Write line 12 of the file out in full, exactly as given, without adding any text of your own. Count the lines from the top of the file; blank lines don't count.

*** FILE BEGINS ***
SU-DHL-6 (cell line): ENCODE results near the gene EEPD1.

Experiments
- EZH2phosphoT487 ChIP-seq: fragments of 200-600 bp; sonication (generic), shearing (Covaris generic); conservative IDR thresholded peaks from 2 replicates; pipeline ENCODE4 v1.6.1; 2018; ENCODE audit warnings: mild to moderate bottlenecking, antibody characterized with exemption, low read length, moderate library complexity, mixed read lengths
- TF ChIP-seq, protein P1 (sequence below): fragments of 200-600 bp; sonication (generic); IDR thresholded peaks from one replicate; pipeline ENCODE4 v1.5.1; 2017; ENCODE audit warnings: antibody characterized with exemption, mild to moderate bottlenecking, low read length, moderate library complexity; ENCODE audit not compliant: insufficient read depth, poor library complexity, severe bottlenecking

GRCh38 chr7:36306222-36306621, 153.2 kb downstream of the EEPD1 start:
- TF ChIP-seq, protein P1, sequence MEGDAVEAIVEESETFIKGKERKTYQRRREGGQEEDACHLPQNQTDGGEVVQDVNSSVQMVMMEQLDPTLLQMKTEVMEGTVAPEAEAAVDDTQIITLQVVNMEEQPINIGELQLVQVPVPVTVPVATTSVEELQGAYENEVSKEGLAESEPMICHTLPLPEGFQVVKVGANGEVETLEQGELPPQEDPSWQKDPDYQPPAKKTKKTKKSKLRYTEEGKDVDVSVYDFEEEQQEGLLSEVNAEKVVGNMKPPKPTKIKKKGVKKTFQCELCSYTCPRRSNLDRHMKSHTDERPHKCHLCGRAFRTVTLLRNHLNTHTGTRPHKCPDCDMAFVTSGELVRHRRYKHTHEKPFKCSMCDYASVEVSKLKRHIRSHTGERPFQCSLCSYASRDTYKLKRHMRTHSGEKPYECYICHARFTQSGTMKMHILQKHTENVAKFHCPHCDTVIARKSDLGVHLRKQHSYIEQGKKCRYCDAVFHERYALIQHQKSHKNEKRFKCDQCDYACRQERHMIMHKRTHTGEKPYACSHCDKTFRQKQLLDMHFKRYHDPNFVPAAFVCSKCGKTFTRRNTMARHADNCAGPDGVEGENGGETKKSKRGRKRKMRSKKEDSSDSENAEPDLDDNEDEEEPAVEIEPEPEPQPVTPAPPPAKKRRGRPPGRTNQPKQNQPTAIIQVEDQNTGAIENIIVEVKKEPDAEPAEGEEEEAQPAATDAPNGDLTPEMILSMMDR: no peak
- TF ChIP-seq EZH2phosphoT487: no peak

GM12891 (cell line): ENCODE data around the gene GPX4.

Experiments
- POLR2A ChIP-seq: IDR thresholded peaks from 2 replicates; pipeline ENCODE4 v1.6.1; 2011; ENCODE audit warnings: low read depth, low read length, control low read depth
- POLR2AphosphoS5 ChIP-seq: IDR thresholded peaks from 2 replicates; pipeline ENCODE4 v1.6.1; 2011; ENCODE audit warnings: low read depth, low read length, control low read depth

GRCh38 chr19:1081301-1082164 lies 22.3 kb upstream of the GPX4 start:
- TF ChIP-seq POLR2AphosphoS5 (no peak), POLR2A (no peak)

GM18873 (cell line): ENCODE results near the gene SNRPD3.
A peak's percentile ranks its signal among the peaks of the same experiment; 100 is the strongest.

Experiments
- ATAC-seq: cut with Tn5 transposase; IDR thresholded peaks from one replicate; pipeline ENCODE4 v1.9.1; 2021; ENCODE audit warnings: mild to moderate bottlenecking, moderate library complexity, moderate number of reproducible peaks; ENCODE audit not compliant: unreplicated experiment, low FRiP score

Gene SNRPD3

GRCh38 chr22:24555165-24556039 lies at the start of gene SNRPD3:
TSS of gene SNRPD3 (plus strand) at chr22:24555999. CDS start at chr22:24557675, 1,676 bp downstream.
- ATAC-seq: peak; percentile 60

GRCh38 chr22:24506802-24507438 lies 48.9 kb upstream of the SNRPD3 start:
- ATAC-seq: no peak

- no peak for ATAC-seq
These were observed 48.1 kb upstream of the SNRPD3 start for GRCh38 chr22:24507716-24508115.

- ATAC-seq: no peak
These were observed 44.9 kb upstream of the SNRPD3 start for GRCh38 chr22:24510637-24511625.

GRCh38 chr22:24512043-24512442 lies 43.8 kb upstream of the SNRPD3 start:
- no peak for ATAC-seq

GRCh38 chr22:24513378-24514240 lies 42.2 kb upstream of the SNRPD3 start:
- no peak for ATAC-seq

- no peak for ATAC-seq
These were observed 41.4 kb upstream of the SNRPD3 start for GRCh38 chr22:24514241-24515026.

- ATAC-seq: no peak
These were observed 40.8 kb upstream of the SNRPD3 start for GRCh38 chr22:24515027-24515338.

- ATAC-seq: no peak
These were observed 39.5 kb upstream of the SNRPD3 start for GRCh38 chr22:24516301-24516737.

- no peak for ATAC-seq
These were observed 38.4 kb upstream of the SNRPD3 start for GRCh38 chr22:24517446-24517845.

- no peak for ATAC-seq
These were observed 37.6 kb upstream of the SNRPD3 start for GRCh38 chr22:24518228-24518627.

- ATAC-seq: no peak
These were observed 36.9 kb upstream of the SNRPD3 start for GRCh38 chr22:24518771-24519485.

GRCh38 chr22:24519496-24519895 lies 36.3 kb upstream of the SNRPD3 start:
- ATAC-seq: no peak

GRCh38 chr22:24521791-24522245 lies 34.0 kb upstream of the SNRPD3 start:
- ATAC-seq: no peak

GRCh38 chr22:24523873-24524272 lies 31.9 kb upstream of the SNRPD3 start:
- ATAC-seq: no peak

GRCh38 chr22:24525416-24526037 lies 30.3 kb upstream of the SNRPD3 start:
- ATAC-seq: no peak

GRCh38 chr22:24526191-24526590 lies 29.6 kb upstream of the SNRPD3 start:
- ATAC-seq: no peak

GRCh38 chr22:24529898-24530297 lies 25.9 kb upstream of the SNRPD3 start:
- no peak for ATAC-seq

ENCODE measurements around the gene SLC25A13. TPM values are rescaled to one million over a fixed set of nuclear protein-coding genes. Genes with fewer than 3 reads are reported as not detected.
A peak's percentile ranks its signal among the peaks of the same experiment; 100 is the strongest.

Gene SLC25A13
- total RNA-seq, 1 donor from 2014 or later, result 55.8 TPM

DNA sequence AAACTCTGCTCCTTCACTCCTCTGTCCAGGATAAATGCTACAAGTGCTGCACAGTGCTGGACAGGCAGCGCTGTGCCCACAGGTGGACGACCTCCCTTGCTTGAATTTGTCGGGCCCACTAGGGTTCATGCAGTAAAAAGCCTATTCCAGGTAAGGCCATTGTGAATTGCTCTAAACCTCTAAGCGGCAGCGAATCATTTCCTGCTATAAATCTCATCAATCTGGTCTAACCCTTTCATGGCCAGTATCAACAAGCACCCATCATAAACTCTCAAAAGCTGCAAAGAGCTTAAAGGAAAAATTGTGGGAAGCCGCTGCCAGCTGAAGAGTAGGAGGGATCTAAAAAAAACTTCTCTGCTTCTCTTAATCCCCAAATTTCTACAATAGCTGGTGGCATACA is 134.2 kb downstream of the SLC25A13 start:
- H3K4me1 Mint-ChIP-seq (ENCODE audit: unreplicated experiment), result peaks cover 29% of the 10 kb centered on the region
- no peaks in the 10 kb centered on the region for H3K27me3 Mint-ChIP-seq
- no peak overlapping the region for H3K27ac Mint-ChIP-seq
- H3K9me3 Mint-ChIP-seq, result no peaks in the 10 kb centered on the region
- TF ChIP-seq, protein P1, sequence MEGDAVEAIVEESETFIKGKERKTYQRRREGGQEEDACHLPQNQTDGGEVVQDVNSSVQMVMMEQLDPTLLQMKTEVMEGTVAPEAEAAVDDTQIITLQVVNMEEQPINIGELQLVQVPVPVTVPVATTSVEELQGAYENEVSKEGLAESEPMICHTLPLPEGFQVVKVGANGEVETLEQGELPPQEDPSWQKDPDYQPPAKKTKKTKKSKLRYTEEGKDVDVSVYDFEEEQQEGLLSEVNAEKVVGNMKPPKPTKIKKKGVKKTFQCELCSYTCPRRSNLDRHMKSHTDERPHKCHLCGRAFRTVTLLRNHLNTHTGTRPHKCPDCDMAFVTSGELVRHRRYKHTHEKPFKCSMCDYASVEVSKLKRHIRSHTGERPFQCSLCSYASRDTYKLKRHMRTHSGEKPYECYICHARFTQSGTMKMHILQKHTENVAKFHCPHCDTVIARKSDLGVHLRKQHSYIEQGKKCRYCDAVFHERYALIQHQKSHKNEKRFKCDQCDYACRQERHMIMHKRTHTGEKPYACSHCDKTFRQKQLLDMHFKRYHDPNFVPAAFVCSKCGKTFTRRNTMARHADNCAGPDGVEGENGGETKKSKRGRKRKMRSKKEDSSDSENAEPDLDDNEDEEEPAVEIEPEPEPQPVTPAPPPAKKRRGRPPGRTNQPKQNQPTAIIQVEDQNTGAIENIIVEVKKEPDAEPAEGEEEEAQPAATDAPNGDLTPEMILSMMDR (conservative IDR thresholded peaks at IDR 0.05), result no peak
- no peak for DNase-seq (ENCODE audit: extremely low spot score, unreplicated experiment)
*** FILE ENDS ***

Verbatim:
GRCh38 chr19:1081301-1082164 lies 22.3 kb upstream of the GPX4 start: